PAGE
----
Parshat Hukkat 5777 – 2017

by Rabbi Pam Frydman 

(in honor of the memory of her mother Perel bat Chayyim v’Geetscha

on the occasion of her third yahrzeit)    

It says in the Gemara (Megillah 14a)

תנו רבנן: ארבעים ושמונה נביאים ושבע נביאות נתנבאו להם לישראל

Our Rabbis taught: “Forty-eight prophets and seven prophetesses prophesied to Israel.”

     In the second aliyah of this week’s Parsha, Miriam dies and as we know, Miriam was a נְּבִיאָה (prophetess), and her prophetic ability was acknowledged not just in the Gemara, but right in the text of תורה דארייתא (the written Torah).

     Miriam is declared to be a prophetess at the sea, in Parshat Beshallach (Shemot 15:20) where it says,      

וַתִּקַּח מִרְיָם הַנְּבִיאָה אֲחוֹת אַהֲרֹן אֶת־הַתֹּף בְּיָדָהּ וַתֵּצֶאןָ כָל־הַנָּשִׁים אַחֲרֶיהָ בְּתֻפִּים וּבִמְחֹלֹת

“And Miriam the Prophetess, the sister of Aharon, took her drum in her hand, and all the women went out after here with drums and dancing.” To the best of my knowledge, Miriam is the first person — male or female — to actually be called a prophet, right in the text of the Torah. Now Miriam was not the first prophet; she is just the first one to be called a prophet right in the text (of תורה דארייתא).

     One of the things that is odd about how Miriam is called a prophetess is that it says מִרְיָם הַנְּבִיאָה אֲחוֹת אַהֲרֹן (Miriam the prophetess, the sister of Aharon). Why doesn’t it say that she was also the sister of Moshe?

     In the Gemara (Sotah 12b), it says that Rav Amram said in the name of Rav, although according to others it was Rav Nahman who said in the name of Rav that the reason it says Miriam מִרְיָם הַנְּבִיאָה אֲחוֹת אַהֲרֹן (Miriam the prophetess, the sister of Aharon) is to teach us that Miriam was already prophesying as a child before Moshe was even born.

     According to the sages, it was little Miriam who prophesied that her parents would give birth to a child who would grow up to save our people, and it was Miriam who convinced her parents to remarry after they had divorced; and they had divorced in order to avoid bringing a child into the world in the face Pharaoh’s decree.

        Now going back to this week’s parsha, it says in the second aliyah (Bamidbar 20:1),

וַיָּבֹאוּ בְנֵי־יִשְׂרָאֵל כָּל־הָעֵדָה מִדְבַּר־צִן בַּחֹדֶשׁ הָרִאשׁוֹן וַיֵּשֶׁב הָעָם בְּקָדֵשׁ וַתָּמָת שָׁם מִרְיָם וַתִּקָּבֵר שָׁם

‘The entire community of Israel arrived in the Wilderness of Tzin during the first month and they dwelled in Kadesh and Miriam died there and was buried there.” As we know, the first month is Nisan. According to the sages, Miriam died on the 10th of Nissan, which was exactly one year to the day prior to our people entering the land.

     According to Rashi, Miriam died ’עַל פִּי ה with a divine kiss.[1] Rashi also asks the rhetorical question why is Miriam’s death reported right after the parah adumah.[2] The answer that Rashi gives is that just as sacrifices bring atonement, so too, the death of a righteous person brings atonement.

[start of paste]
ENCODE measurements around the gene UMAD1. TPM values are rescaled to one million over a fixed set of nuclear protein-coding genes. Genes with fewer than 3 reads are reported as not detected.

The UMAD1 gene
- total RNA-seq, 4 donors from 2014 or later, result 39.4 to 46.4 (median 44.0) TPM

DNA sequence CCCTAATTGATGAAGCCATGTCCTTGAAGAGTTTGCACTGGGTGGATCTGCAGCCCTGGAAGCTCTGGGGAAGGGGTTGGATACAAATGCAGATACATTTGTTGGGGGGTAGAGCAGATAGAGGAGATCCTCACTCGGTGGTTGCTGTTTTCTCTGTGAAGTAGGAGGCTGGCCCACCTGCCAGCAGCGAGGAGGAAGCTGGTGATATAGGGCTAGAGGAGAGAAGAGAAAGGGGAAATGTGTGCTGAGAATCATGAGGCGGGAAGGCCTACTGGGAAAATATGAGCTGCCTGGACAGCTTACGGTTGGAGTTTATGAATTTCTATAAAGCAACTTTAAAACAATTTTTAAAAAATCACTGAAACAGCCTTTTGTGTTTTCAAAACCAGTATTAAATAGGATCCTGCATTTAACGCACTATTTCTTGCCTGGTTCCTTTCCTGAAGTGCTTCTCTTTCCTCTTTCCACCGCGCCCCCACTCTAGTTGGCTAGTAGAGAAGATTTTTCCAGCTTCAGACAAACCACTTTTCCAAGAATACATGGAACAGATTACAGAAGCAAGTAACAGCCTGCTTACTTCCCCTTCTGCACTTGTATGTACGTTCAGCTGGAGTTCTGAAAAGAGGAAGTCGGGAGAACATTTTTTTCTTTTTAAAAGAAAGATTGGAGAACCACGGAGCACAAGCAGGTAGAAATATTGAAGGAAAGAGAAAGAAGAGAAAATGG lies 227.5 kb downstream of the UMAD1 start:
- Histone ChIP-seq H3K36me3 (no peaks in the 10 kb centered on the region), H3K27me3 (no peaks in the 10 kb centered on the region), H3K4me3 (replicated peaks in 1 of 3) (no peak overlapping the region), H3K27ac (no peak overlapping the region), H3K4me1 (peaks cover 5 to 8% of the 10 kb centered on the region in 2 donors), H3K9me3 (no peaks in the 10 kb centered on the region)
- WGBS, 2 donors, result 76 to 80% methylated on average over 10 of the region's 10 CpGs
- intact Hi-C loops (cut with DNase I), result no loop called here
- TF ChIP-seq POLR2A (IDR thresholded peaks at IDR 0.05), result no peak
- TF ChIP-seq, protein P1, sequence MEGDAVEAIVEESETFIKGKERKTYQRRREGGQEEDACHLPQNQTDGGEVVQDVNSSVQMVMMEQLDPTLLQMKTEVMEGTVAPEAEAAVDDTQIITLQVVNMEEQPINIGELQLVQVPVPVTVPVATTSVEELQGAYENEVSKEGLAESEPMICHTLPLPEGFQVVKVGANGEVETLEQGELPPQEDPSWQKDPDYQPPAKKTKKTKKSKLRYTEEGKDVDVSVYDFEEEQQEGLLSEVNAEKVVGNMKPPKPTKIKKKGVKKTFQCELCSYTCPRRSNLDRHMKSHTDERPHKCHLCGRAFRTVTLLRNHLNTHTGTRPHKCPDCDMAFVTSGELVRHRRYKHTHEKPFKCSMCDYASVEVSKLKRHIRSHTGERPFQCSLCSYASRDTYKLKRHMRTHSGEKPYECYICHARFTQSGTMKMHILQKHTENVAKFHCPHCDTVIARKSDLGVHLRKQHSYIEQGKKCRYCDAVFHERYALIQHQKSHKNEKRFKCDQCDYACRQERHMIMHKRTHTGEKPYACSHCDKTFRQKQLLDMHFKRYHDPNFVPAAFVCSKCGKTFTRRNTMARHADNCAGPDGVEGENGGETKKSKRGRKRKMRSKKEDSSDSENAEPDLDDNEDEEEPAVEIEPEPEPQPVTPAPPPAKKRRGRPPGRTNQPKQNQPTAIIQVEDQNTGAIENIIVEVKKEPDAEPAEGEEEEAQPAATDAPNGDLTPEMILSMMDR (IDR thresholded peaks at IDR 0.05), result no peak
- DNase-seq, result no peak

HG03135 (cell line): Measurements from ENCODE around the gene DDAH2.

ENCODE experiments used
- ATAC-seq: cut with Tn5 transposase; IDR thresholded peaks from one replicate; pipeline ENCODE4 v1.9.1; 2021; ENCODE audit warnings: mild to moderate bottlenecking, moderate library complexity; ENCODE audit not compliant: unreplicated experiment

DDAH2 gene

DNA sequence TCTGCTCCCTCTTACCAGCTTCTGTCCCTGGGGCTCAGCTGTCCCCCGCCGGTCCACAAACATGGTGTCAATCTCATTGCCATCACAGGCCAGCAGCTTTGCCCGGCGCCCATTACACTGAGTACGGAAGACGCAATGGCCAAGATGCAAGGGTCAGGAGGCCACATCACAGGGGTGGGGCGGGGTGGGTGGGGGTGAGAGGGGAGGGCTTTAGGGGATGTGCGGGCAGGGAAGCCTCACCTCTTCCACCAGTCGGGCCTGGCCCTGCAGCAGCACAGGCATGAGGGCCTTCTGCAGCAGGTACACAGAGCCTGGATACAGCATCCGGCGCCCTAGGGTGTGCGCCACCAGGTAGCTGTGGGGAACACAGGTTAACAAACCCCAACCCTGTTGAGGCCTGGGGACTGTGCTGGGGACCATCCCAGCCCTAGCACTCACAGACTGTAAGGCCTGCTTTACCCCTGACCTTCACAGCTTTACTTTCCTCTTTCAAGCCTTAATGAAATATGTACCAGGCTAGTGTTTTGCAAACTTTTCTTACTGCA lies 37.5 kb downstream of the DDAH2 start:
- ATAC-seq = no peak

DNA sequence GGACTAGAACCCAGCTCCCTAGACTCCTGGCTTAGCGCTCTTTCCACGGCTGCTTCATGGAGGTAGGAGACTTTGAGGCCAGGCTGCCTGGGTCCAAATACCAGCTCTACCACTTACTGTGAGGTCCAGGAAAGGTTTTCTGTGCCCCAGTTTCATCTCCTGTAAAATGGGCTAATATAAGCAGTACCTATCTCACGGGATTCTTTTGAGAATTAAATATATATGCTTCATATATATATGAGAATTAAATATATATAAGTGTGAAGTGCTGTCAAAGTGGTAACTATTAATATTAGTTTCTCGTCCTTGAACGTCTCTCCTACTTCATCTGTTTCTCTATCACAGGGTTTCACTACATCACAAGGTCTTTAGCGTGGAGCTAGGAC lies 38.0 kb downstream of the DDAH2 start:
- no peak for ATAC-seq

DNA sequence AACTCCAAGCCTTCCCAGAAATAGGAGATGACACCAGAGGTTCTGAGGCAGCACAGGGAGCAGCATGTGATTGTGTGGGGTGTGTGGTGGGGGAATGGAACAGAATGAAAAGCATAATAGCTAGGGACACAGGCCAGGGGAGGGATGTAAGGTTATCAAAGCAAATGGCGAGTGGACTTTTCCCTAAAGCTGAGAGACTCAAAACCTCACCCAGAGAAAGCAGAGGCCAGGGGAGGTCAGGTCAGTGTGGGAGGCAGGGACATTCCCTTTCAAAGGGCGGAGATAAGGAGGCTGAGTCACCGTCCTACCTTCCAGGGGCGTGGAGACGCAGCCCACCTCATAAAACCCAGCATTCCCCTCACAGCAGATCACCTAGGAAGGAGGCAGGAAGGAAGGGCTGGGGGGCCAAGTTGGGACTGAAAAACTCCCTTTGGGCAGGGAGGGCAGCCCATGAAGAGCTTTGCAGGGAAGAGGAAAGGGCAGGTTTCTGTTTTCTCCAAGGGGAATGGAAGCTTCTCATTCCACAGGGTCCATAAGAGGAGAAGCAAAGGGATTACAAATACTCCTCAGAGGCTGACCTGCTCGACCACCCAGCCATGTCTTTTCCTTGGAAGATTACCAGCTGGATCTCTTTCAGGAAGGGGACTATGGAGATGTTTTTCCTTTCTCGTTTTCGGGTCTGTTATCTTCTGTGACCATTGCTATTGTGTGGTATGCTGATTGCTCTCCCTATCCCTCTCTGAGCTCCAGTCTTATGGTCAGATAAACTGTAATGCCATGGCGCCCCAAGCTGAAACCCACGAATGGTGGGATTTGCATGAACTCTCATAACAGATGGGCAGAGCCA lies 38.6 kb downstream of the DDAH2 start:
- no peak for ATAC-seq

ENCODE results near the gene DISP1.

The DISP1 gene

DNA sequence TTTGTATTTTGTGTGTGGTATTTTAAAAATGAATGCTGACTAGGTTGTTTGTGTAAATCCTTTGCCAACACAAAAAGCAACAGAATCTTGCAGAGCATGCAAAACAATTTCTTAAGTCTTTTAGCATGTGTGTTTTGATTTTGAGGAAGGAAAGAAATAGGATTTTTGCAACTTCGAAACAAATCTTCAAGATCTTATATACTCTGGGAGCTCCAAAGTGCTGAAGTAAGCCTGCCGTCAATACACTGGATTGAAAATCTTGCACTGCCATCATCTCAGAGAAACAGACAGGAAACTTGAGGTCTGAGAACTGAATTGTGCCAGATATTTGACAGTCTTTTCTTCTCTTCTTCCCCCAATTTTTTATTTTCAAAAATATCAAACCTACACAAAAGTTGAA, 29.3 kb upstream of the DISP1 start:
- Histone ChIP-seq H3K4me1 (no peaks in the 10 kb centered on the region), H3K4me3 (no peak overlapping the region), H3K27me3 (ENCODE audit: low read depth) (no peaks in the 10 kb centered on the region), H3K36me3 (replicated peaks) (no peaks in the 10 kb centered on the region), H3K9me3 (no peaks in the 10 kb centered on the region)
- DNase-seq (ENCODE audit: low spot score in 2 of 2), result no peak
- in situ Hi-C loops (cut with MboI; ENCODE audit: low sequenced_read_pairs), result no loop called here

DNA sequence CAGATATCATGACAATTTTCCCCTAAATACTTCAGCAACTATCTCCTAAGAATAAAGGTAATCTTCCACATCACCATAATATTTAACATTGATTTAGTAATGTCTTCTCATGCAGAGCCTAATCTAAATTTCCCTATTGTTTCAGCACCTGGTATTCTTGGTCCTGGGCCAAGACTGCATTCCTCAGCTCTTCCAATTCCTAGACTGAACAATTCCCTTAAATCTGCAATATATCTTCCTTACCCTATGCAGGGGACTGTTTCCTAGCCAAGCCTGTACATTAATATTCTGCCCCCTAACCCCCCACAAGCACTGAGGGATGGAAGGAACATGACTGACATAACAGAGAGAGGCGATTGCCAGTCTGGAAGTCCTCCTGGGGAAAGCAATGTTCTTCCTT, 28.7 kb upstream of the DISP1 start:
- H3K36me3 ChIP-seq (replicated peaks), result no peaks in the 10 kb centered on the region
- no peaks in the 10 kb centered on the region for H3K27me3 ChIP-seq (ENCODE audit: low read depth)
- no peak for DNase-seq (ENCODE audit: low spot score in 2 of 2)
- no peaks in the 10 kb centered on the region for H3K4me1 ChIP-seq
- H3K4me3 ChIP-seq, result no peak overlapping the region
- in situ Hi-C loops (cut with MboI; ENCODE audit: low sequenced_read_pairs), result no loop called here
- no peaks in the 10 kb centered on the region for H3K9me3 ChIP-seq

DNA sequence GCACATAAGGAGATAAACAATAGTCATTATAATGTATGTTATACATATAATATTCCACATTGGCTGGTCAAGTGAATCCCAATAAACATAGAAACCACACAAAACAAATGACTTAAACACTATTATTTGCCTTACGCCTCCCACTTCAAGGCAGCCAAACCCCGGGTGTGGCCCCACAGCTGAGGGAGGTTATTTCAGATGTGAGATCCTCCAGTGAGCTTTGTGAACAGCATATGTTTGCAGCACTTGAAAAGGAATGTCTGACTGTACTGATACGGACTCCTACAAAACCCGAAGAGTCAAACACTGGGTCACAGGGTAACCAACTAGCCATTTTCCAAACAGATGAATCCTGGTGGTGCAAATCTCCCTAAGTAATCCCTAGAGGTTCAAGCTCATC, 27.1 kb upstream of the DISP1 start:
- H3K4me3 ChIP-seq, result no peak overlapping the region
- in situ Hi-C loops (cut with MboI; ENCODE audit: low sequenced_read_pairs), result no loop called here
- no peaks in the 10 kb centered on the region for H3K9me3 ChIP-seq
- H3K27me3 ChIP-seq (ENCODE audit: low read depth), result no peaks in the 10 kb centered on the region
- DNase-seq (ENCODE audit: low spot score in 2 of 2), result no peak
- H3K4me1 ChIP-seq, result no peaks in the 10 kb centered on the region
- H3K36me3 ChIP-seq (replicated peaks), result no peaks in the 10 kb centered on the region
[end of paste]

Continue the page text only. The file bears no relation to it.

I believe that the only time Miriam’s name is mentioned in Nevi’im is by the Prophet Micah who said (Micah 6:4),

כִּי הֶעֱלִתִיךָ מֵאֶרֶץ מִצְרַיִם וּמִבֵּית עֲבָדִים פְּדִיתִיךָ וָאֶשְׁלַח לְפָנֶיךָ אֶת־משֶׁה אַהֲרֹן וּמִרְיָם

“Because I brought you up out of the land of Egypt and I redeemed from the house of bondage, and I sent before you Moshe and Aharon and Miriam.”

     None of them were perfect. Miriam was punished with tzaraat and she was not allowed to enter the land because she gossiped to Aharon about Moshe. Aharon was not allowed to enter the land because of the egel hazahav. Moshe was not allowed to enter the land because he hit the rock. There are many midrashim about how to understand these realities. I want to leave you with this hiddish in memory of mother. [3]

     My mother was always reminding people that she was human and not perfect, and she instilled in me a strong sense that none of us are perfect. Perhaps it is a blessing that our greatest leaders were also not perfect. Perhaps it is because of the imperfection of Moshe, Aharon and Miriam that even though we cannot achieve what they achieved and even though we cannot experience what they experienced, we can, nevertheless, strive to be like them and strive to learn from them precisely because they were not perfect.

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1. See also Moed Katan 28a.

2. See also Mode Katan 28a. According to the sages, Miriam died during the thirty-ninth year of the wandering in the desert. However, the Israelites received the instruction concerning the red heifer during the second year when they were still encamped at the foot of Mount Sinai.

3. This is the author’s understanding.